• riot police throw molotov cocktails at protesters and at the houses of protesters. This action in itself is hard enough to believe but the question of where these molotovs come from needs to be considered. Is it part of the new training that King Hamad promised to introduce after the humiliation of the BICI findings that allows security officers to make molotov cocktails or are they being made for them by Khalifa loyalists? Here is a link to a video showing a law enforcement officer throwing a molotov cocktail at a group of protesters, something I had never seen anywhere before.
  • apart from molotovs being thrown, Special Security Force Command members have also been filmed throwing rocks and, more disturbingly, metal rods. These rods appear to be made from similar material as that used in the building industry but cut down so as to be easily handled. Their effectiveness was horrifically revealed when one of them was thrown and hit a completely innocent young lady, impaling itself in her head. She died from her injuries a few days later.

  • also falling into the “difficult to believe” category is the fact that the riot police have also been filmed using slingshots against protesters. It suggests that they have been given carte blanche to use whatever means they like to suppress the protesters.
  • damage to property also seems to be one of the many other requirements of the job of a Special Security Force Command member, particular damage to parked vehicles. The riot policemen’s batons seem particularly suited for this and are used to smash windows and lights on vehicles for absolutely no legal reason.
  • using their vehicles as weapons to run over protesters is also very popular, with at least one protester dying from his injuries inflicted after being repeatedly run over. A group of five protesters were arrested and accused of doing the same thing to a policeman during the March 2011 unrest with two being sentenced to death and the other three receiving life sentences in prison. The policemen who caused the death of the protester, however, have never been investigated. The Special Security Force Command also drive their vehicles at high speeds through the villages of the protesters, endangering the lives of anyone unlucky enough to be outside at the time. Some would suggest that this is done deliberately to cause injury and possibly death, which is one of the reasons residents have taken to blocking the streets in their own villages with whatever large objects they can lay their hands on to prevent it from happening.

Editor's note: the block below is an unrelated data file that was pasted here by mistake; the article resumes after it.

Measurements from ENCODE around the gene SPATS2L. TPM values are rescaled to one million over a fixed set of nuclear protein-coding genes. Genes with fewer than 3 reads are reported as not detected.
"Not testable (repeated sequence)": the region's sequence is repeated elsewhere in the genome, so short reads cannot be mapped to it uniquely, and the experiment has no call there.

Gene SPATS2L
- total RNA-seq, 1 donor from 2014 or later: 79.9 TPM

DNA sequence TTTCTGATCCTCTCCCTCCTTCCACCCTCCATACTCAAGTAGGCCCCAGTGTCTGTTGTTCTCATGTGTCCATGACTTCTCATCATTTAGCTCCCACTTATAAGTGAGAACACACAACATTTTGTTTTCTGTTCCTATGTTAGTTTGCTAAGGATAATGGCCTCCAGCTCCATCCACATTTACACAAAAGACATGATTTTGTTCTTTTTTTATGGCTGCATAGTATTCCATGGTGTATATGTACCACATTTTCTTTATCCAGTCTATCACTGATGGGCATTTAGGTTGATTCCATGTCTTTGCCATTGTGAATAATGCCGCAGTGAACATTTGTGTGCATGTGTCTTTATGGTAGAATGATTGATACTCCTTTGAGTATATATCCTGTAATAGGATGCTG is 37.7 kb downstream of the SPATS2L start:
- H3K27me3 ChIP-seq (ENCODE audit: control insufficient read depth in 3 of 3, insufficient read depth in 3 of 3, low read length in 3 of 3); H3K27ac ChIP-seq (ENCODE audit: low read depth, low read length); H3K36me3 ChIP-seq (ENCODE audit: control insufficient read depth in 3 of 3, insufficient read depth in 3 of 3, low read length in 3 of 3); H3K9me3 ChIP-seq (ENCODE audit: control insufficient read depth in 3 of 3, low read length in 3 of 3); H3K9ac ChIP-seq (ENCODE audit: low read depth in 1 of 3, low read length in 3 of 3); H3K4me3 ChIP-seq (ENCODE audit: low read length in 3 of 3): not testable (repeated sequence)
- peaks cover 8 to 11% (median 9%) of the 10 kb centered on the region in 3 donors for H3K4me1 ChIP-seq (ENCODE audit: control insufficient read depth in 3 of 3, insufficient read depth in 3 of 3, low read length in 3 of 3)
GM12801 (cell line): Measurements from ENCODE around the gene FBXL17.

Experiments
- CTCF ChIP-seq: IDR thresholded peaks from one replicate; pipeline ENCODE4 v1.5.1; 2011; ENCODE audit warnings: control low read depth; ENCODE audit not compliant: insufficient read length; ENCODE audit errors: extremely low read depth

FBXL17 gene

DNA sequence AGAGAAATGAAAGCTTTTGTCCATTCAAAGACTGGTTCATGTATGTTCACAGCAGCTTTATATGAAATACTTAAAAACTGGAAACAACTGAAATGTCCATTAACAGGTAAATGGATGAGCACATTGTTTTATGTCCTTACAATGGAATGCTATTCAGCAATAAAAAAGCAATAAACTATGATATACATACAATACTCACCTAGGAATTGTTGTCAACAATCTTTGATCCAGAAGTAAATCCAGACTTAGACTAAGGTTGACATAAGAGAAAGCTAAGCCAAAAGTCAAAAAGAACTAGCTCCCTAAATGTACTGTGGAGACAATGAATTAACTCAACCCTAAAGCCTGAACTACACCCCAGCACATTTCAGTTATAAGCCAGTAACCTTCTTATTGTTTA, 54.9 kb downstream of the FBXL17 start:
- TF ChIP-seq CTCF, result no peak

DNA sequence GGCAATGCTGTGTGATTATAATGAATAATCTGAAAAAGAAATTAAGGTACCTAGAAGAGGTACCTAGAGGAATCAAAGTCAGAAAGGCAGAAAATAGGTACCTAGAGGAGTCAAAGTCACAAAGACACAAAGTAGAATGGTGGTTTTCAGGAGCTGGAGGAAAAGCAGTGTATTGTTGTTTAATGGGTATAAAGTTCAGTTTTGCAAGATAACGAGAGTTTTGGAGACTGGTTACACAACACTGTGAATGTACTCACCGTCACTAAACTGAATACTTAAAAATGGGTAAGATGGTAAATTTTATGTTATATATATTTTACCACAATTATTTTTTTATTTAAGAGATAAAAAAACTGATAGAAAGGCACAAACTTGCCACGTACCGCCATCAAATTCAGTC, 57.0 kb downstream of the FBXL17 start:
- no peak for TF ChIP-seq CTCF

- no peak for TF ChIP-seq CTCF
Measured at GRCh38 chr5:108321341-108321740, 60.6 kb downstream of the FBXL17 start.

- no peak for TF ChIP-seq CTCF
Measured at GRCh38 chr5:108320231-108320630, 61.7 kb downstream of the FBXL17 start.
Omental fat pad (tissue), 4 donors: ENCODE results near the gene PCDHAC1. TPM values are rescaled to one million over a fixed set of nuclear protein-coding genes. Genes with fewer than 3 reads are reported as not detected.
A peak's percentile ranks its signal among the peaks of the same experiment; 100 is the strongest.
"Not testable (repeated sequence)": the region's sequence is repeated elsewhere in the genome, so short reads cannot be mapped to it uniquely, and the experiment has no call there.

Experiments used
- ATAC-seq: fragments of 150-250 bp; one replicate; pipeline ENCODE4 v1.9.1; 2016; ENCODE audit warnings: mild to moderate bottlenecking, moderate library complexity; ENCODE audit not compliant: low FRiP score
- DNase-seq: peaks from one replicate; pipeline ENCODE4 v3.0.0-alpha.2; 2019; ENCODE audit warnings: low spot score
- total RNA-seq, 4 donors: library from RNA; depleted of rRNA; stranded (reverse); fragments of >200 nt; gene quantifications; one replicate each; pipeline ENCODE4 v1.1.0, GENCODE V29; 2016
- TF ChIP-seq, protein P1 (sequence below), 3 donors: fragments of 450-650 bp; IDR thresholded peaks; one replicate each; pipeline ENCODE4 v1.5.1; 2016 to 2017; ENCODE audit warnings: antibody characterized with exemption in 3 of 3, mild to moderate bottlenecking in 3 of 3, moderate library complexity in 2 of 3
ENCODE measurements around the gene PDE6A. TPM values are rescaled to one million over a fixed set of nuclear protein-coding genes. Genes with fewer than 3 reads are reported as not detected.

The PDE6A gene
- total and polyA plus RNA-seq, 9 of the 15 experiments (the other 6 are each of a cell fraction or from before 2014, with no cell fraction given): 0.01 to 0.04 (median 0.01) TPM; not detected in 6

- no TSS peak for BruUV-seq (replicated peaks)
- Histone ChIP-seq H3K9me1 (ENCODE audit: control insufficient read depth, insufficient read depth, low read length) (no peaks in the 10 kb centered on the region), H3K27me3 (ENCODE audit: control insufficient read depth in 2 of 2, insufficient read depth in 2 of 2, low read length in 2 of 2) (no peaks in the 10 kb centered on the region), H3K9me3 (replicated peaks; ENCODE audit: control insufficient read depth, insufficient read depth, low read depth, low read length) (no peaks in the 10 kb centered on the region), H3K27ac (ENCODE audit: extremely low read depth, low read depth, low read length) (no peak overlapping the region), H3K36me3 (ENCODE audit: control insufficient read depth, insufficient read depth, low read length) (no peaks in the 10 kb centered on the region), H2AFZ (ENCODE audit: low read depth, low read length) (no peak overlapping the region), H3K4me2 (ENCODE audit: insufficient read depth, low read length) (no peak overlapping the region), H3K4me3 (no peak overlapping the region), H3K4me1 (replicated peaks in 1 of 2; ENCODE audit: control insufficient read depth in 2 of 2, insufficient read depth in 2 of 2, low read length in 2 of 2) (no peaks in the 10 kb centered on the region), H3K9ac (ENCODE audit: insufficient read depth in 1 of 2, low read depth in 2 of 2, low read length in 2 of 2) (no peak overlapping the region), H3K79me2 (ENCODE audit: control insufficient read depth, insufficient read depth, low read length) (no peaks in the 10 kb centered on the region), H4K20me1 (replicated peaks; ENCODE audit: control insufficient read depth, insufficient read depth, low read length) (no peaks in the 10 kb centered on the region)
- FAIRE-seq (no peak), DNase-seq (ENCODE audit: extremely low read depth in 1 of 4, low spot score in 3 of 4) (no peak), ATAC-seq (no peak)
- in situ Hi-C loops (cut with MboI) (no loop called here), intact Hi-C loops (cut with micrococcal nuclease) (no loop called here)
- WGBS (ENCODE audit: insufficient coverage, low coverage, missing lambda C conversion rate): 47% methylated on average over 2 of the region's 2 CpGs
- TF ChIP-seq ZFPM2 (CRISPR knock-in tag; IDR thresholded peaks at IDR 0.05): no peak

• shooting. Riot police in most civilised countries rarely resort to the use of firearms when controlling unrest. They are present as a strong visual deterrent but they are used extensively against protesters in Bahrain. Four people were killed by gunshots during the clearing of the Pearl Roundabout back in February 2011 and there have been many more deaths attributed to guns, particularly shotguns, since then. The government has claimed that the firing of the guns has only ever been in self defense whenever any of the Special Security Force Command members felt threatened but it is interesting to note that very few of the protesters who died from gunshot wounds received them in the front of their bodies, almost always in the back. There has also been much debate about the type of ammunition used in the shotguns themselves and for an excellent analysis of this subject I highly recommend an article written by Bill Marczak, which can be read here.
  • also on the subject of shooting is the use of rubber bullets. I had always been aware of rubber bullets being used by riot police around the world (as opposed to live ammunition, of which birdshot falls under the category) but never really understood how they worked. Being hit by a bullet made from rubber, while not being lethal would still definitely cause tremendous pain and although I have been shot by paintball pellets fired from an airgun I cannot imagine what it would be like to receive a hit from a rubber bullet fired from a rifle. I have since discovered, however, that the correct procedure for using rubber bullets is to fire them at the ground so that they bounce up into the legs of the protesters, away from vital organs and the head. The impact with the ground reduces the speed of the bullet, making the subsequent impact to the person’s body non-lethal. This does not explain, therefore, why there have been so many eye injuries to protesters since February 2011, with many youths having lost the sight of one eye due to direct hits from rubber bullets. One can only assume that the riot police have been deliberately aiming for the heads of the protesters, which is obviously contrary to the intended use of rubber bullets. For the government to explain this away as being due to a “lack of training” is both unacceptable and insulting.